After I ran last week’s article, Don’t Argue With Editors After Rejection, I received an irate email from a woman whose article was recently rejected. (Contrary to our guidelines, she’d submitted an unsolicited piece without querying first.) She called my writing “a sham of an article.”
What’s interesting about this is that she was a previous, paid contributor to one of my books. We had a friendly working relationship, but that didn’t stop her from spewing venom in response to a professional and friendly rejection.
While last week’s article wasn’t about her article in particular, she assumed it was. She wasted an incredible amount of time and energy writing me a scathing, five-paragraph email. She accused me of not telling her why I’d rejected her article, and told me that was my job. I went back and checked (I save almost everything) and found my rejection. It states, “I’m sorry but, while this is a good article, it’s a bit too basic for our readers.”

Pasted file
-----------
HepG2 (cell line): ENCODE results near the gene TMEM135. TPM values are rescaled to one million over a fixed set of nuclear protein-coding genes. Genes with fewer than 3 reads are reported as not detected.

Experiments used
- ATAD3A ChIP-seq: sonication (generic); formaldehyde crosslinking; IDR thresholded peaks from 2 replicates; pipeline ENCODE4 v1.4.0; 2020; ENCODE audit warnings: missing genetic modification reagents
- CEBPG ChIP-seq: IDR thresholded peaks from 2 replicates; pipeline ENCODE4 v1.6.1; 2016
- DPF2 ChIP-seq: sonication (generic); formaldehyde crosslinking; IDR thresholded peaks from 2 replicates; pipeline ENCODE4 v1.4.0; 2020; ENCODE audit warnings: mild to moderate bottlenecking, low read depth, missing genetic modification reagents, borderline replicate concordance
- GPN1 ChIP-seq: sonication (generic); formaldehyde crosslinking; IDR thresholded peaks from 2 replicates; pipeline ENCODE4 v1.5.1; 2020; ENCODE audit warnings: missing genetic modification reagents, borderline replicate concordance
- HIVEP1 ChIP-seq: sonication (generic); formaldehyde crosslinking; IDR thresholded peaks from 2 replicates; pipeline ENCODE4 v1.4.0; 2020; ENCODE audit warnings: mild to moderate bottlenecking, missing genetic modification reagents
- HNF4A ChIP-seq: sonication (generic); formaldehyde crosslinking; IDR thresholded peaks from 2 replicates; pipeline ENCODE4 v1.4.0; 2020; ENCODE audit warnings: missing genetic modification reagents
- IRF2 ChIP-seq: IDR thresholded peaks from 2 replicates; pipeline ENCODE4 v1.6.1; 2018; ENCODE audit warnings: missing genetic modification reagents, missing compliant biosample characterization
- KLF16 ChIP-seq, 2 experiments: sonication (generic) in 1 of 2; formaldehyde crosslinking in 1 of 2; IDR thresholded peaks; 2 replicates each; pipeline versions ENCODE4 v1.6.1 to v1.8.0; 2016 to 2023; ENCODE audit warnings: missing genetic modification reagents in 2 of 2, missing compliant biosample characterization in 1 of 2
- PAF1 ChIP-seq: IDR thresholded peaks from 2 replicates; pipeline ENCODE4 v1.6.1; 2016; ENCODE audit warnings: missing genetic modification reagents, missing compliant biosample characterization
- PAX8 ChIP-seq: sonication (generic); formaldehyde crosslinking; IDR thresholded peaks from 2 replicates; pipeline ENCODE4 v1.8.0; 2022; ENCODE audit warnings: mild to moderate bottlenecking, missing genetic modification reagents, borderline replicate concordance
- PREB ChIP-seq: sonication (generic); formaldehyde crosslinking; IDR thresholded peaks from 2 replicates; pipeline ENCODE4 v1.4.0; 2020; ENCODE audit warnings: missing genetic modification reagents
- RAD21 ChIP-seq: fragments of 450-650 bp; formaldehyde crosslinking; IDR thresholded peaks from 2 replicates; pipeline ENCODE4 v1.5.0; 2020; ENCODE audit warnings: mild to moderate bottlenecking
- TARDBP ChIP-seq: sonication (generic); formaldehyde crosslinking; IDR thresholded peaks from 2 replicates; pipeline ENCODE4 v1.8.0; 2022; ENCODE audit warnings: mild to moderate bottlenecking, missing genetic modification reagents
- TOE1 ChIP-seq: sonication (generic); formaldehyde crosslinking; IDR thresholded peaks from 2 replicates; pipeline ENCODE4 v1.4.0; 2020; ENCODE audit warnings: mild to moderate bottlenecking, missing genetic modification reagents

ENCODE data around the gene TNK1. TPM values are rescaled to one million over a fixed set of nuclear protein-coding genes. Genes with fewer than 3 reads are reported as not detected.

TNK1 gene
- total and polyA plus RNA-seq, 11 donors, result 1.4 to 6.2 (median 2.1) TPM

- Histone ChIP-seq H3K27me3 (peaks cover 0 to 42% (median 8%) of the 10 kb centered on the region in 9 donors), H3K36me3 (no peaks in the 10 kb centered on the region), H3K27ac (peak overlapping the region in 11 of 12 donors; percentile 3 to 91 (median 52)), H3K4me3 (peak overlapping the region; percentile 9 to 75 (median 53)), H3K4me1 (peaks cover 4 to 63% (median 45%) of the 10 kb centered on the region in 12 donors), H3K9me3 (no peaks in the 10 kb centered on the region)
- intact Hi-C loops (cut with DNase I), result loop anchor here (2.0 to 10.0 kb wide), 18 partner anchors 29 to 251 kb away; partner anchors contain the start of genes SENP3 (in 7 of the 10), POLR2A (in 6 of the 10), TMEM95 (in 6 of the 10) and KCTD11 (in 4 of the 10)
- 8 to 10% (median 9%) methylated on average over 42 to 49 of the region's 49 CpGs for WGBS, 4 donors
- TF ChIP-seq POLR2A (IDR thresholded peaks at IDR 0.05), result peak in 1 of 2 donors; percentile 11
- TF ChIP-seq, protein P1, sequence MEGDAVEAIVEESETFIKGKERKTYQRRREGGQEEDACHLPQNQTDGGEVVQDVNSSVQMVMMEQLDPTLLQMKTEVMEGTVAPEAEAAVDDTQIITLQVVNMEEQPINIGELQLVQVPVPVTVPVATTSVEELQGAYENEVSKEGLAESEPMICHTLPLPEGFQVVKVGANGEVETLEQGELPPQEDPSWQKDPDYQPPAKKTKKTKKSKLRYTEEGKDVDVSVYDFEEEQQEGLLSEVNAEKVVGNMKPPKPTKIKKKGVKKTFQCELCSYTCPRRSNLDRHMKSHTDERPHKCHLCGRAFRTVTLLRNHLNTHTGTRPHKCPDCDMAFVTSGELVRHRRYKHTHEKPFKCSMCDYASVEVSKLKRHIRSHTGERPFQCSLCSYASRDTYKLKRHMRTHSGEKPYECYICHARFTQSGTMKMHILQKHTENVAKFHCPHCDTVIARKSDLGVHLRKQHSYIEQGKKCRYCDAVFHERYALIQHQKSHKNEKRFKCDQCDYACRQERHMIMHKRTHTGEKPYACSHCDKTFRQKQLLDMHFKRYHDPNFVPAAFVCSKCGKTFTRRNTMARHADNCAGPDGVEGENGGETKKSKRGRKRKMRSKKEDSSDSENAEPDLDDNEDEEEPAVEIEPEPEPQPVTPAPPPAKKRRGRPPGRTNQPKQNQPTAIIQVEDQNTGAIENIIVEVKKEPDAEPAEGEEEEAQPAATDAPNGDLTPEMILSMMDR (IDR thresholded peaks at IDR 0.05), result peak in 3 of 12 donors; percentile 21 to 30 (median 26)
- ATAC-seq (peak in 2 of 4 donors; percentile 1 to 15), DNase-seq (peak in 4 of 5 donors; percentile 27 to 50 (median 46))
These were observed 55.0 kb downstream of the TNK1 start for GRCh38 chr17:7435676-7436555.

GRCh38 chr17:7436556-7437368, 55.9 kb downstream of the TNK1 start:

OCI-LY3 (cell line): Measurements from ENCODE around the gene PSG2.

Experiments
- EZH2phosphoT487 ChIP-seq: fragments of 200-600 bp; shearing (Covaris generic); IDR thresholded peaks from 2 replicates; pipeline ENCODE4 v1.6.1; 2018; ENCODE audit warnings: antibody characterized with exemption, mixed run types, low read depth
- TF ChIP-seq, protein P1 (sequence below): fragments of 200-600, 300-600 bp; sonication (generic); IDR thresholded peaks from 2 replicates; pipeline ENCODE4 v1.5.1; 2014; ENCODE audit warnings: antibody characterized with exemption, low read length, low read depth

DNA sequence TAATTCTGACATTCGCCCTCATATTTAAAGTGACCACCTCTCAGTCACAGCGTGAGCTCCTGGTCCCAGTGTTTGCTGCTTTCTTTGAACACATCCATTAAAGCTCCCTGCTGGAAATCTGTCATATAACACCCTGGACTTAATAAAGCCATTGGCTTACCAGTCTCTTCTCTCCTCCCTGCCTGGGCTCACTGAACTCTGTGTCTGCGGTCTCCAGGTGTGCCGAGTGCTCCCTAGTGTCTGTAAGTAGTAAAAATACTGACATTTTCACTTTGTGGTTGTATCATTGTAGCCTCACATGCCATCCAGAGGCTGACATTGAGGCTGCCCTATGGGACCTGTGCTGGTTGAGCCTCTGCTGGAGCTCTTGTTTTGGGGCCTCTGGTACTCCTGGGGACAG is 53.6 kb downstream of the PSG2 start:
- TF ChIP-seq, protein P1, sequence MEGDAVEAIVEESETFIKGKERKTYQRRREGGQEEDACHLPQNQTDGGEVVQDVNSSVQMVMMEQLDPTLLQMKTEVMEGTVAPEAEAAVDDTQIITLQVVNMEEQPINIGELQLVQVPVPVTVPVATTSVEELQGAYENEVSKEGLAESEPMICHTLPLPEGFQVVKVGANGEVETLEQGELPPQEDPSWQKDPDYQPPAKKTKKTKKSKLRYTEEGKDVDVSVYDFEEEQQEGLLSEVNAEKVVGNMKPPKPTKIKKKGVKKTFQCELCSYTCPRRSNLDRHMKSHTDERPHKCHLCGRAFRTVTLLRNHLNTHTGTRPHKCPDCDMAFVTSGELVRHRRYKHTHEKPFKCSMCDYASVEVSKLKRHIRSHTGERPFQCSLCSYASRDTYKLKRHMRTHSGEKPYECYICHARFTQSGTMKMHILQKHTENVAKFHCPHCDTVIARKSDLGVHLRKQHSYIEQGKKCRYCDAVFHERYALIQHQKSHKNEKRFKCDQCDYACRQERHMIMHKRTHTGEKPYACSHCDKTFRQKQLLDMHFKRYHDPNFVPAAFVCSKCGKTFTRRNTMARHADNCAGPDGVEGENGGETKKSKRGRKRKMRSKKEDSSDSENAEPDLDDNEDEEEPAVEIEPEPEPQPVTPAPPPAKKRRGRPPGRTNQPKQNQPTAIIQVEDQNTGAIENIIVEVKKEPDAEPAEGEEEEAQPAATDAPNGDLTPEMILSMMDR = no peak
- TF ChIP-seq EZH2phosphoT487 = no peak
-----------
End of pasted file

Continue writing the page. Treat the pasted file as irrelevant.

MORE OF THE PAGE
Her response to that initial rejection was a very defensive and rude email that included this statement, “Before I sent this in, I checked other articles you’ve published and none seemed that ‘specialized’ to me. I’ll be submitting it elsewhere!”
Honestly, if you were an editor and received an email like that, would you ever order an article from that writer? Do writers who do this think they’re going to scare the editor into buying their article? Believe me, it has the opposite effect. I don’t even respond to those types of emails anymore. When someone gets that defensive about a professional (and even complimentary!) rejection, it’s a complete waste of time to try to soothe them.
Unfortunately, those responses to rejections are even more common than the argumentative ones. As Leigh Ann states in this week’s Letters column, if you respond to a rejection by being rude to the editor, you’ll never get an assignment from that publication. Remember to never take rejection personally. It’s the most common part of a writer’s job.